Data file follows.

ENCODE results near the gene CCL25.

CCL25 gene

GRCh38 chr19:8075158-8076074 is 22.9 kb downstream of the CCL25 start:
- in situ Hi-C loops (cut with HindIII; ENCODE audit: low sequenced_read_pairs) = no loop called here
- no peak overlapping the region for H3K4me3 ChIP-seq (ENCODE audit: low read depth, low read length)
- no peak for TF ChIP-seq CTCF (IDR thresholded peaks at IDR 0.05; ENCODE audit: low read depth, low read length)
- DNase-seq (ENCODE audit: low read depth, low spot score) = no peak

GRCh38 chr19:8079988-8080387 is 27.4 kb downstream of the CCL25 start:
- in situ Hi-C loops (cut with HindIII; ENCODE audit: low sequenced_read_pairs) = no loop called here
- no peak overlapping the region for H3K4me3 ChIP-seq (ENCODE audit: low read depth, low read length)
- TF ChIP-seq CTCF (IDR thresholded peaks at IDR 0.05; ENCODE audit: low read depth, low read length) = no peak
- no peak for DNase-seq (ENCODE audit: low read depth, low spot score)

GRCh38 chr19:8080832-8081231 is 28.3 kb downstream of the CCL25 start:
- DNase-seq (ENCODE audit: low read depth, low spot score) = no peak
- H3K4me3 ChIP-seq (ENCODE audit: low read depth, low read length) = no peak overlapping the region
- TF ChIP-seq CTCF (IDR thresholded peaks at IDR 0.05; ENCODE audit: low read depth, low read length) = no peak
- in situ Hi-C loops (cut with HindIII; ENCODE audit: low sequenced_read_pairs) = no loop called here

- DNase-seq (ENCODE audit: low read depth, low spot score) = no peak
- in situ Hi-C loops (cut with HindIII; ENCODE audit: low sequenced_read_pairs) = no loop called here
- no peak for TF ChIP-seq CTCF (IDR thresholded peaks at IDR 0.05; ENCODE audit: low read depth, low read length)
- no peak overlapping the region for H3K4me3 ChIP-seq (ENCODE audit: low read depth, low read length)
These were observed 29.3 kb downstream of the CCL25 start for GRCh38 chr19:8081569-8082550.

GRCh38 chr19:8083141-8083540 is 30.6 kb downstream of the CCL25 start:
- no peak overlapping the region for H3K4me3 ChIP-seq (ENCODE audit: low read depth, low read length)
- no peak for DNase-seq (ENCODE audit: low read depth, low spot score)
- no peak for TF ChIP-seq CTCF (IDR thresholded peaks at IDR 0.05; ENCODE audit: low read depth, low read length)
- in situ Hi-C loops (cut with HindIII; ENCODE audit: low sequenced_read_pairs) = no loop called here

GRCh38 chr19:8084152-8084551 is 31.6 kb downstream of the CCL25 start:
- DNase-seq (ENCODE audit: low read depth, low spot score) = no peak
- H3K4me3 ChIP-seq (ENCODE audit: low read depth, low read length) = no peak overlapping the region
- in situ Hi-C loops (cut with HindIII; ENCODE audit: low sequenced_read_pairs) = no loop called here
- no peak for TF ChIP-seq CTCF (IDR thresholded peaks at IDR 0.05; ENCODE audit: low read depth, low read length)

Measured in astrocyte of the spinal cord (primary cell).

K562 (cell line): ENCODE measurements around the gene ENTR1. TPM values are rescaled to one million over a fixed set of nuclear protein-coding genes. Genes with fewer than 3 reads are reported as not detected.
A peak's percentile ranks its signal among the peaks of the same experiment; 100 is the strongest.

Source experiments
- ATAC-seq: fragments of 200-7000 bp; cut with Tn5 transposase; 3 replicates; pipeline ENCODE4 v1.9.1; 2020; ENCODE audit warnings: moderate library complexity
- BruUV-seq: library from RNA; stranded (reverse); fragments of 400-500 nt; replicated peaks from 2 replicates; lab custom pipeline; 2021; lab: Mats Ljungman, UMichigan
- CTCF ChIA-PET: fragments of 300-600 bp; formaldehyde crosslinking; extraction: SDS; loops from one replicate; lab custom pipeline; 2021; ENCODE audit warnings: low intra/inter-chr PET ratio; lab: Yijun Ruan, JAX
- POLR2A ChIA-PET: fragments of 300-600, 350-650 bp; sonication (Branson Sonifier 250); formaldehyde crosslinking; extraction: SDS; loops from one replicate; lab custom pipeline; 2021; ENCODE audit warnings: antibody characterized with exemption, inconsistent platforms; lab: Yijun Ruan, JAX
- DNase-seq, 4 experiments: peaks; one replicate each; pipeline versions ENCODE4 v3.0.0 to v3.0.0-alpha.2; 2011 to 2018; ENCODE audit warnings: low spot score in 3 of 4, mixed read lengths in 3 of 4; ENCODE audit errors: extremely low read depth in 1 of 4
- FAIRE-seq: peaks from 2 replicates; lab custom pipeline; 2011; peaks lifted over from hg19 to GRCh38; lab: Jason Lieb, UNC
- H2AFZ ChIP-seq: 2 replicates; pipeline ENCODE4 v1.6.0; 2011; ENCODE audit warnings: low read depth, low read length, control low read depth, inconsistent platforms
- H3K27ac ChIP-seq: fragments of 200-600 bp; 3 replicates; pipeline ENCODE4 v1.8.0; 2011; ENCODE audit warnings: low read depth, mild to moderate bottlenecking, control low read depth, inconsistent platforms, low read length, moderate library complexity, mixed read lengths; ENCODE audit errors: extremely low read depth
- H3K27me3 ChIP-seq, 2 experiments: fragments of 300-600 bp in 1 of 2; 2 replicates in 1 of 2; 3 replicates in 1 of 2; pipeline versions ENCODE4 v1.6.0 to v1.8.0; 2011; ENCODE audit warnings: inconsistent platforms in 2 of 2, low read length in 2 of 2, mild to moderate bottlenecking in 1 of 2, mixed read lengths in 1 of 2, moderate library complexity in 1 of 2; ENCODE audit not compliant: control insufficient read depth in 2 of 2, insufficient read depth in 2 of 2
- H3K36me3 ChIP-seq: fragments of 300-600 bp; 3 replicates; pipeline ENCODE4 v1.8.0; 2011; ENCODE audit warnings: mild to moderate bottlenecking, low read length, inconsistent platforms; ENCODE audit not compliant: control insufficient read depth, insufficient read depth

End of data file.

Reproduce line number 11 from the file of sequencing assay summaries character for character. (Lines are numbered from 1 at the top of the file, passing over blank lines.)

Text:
- TF ChIP-seq CTCF (IDR thresholded peaks at IDR 0.05; ENCODE audit: low read depth, low read length) = no peak